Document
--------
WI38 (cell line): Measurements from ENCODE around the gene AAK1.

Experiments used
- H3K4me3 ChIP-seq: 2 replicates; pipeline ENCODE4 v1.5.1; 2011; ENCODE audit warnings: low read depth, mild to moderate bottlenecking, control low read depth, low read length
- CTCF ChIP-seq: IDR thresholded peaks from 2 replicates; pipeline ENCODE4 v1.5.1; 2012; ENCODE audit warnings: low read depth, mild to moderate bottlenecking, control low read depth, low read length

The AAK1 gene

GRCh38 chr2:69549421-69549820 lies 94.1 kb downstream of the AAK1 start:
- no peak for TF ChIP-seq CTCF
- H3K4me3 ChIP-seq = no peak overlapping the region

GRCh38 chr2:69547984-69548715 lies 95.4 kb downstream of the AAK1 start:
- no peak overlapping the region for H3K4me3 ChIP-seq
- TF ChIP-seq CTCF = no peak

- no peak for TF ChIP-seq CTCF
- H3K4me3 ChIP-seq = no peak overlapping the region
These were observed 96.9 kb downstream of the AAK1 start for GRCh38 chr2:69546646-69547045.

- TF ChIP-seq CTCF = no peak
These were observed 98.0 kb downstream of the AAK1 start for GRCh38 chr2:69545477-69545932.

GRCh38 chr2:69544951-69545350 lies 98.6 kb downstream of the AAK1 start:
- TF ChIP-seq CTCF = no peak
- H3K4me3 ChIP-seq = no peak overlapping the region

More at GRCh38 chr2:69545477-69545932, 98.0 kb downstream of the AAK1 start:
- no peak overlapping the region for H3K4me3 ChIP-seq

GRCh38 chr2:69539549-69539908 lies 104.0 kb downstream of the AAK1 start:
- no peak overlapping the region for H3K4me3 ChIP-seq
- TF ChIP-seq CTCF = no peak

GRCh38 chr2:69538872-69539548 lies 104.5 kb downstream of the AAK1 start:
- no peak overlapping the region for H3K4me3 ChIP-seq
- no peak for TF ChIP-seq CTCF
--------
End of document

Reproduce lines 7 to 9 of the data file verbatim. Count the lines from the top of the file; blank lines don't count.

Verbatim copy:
- no peak for TF ChIP-seq CTCF
- H3K4me3 ChIP-seq = no peak overlapping the region

GRCh38 chr2:69547984-69548715 lies 95.4 kb downstream of the AAK1 start: